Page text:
|Cited Patent||Filing date||Publication date||Applicant||Title|
|US1738801 *||Dec 2, 1926||Dec 10, 1929||Reuben B Shemitz||Apparatus for and process of detecting and segregating bacteria in liquids|
|US3403081 *||Feb 6, 1967||Sep 24, 1968||Trw Inc||Bio-chemical sensor and method of using same|
|US3506544 *||Oct 9, 1964||Apr 14, 1970||Magna Corp||Method of determining microbial populations,enzyme activities,and substrate concentrations by electrochemical analysis|
|US3523070 *||May 5, 1967||Aug 4, 1970||Trw Inc||Disposable test cell|
|US3526578 *||Mar 30, 1967||Sep 1, 1970||Du Pont||Method of deoxygenating solutions in making biological determinations|
|US3743581 *||Oct 21, 1970||Apr 1, 1986||Title not available|
|US3878049 *||Apr 3, 1973||Apr 15, 1975||Massachusetts Inst Technology||Biochemical temperature-sensitive probe and method for measuring reactant concentrations thereof|
|US4009078 *||Dec 16, 1975||Feb 22, 1977||The United States Of America As Represented By The Administrator Of The National Aeronautics And Space Administration||Detecting the presence of microorganisms|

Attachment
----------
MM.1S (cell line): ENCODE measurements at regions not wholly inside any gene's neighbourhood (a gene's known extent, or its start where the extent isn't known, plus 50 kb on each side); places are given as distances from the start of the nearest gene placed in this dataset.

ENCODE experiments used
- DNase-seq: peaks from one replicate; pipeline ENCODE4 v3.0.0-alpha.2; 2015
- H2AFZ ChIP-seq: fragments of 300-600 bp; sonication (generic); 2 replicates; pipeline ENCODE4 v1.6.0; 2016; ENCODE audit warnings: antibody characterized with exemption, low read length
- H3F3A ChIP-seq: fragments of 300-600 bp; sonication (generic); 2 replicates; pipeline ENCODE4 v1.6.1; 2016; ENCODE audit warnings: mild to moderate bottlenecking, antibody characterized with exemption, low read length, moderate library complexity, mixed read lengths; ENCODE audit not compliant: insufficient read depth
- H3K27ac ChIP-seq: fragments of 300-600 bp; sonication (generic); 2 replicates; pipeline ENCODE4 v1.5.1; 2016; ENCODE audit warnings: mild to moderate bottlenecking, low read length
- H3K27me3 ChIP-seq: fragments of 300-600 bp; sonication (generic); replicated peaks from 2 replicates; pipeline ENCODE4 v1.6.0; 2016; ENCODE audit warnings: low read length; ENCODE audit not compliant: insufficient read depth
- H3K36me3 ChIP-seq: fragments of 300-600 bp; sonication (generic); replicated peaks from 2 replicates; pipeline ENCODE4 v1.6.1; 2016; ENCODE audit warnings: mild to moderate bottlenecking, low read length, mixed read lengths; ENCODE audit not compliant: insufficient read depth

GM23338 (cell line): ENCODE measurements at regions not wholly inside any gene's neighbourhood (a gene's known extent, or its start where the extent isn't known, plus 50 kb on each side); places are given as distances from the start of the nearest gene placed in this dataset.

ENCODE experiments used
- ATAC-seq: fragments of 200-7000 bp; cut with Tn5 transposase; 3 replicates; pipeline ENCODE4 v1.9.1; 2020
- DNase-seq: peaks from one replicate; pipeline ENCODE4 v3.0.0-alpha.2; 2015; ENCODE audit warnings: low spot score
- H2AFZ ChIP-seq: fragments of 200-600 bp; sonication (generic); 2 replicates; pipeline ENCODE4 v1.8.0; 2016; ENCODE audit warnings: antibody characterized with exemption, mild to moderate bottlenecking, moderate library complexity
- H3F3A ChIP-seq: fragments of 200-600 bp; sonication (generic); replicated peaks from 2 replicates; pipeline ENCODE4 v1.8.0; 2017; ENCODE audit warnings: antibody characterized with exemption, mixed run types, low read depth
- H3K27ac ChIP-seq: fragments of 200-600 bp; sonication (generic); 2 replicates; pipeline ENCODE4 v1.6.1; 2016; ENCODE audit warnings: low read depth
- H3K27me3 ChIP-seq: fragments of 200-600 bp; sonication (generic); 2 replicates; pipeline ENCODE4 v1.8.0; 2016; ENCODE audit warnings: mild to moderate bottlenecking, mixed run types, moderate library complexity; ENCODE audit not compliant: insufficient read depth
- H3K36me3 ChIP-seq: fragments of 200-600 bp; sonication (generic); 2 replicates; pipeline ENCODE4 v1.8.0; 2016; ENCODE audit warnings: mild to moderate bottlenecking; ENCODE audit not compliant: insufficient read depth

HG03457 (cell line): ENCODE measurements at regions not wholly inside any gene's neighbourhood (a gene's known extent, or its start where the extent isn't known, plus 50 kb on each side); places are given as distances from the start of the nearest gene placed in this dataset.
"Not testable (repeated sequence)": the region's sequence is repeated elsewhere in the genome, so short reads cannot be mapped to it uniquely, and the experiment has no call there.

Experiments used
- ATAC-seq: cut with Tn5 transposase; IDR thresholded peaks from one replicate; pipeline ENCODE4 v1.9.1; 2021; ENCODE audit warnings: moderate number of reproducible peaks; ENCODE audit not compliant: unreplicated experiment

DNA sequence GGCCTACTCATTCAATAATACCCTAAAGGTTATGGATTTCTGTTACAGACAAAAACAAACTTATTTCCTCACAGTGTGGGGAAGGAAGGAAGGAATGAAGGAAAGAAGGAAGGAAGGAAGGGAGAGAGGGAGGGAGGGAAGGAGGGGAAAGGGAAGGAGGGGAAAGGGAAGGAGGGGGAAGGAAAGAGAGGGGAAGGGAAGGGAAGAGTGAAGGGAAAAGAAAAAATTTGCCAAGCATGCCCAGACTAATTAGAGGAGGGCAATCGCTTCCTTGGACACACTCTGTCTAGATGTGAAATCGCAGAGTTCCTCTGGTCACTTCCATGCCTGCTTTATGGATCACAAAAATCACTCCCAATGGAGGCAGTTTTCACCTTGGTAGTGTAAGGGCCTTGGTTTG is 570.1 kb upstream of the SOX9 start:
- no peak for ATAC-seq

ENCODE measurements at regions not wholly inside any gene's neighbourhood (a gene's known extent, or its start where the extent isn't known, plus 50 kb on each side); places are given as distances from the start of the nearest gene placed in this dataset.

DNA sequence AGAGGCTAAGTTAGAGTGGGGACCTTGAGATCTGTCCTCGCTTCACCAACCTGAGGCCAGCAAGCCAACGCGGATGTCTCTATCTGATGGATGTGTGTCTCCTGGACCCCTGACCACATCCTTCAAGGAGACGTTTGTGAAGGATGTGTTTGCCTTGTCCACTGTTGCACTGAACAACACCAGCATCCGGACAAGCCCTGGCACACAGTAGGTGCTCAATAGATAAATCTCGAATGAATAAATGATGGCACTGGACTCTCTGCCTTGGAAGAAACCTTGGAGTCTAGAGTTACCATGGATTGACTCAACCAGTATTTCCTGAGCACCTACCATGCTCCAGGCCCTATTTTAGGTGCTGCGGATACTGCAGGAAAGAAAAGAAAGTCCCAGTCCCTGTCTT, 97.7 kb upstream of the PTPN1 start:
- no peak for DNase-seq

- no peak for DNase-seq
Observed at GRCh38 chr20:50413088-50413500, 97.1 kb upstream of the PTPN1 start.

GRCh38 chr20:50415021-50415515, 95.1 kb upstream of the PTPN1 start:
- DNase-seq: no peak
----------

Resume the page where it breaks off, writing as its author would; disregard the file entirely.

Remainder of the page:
|US4246343 *||May 2, 1979||Jan 20, 1981||University Of Virginia And National Aeronautics & Space Administration||Microbial detection and enumeration method and apparatus|
|US4288544 *||May 1, 1979||Sep 8, 1981||Kyowa Hakko Kogyo Co., Ltd.||Method and apparatus for measuring microorganism activity|
|Citing Patent||Filing date||Publication date||Applicant||Title|
|US5126034 *||Jul 21, 1989||Jun 30, 1992||Medisense, Inc.||Bioelectrochemical electrodes|
|US5185084 *||Jun 18, 1991||Feb 9, 1993||Cytyc Corporation||Method and apparatus for control of flow through a filter chamber by measured chamber equilibration pressure|
|US5254461 *||Nov 30, 1990||Oct 19, 1993||Infometrix, Incorporated||Method of and apparatus for determining microorganism populations electrochemically|
|US5266495 *||May 15, 1992||Nov 30, 1993||Cytyc Corporation||Method and apparatus for controlled instrumentation of particles with a filter device|
|US5348862 *||Sep 21, 1992||Sep 20, 1994||Biosensori S.P.A.||Method for the rapid determination of the microorganism content of liquids and fluid solutions, and apparatus for implementing this method|